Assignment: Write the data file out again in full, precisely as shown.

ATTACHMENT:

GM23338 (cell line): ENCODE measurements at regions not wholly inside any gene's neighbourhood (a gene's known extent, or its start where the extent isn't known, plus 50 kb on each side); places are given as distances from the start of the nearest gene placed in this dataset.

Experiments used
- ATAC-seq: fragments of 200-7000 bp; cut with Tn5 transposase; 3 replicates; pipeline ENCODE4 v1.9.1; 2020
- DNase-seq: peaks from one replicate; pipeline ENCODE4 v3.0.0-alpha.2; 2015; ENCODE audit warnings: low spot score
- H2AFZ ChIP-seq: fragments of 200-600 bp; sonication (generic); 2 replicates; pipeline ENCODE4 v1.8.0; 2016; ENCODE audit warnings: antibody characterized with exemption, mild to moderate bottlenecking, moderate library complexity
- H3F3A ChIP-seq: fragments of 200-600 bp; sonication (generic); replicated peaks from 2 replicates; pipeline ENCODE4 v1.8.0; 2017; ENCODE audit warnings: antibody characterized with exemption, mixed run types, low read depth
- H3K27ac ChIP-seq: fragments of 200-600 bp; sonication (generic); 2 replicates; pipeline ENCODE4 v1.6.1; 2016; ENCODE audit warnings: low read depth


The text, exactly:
GM23338 (cell line): ENCODE measurements at regions not wholly inside any gene's neighbourhood (a gene's known extent, or its start where the extent isn't known, plus 50 kb on each side); places are given as distances from the start of the nearest gene placed in this dataset.

Experiments used
- ATAC-seq: fragments of 200-7000 bp; cut with Tn5 transposase; 3 replicates; pipeline ENCODE4 v1.9.1; 2020
- DNase-seq: peaks from one replicate; pipeline ENCODE4 v3.0.0-alpha.2; 2015; ENCODE audit warnings: low spot score
- H2AFZ ChIP-seq: fragments of 200-600 bp; sonication (generic); 2 replicates; pipeline ENCODE4 v1.8.0; 2016; ENCODE audit warnings: antibody characterized with exemption, mild to moderate bottlenecking, moderate library complexity
- H3F3A ChIP-seq: fragments of 200-600 bp; sonication (generic); replicated peaks from 2 replicates; pipeline ENCODE4 v1.8.0; 2017; ENCODE audit warnings: antibody characterized with exemption, mixed run types, low read depth
- H3K27ac ChIP-seq: fragments of 200-600 bp; sonication (generic); 2 replicates; pipeline ENCODE4 v1.6.1; 2016; ENCODE audit warnings: low read depth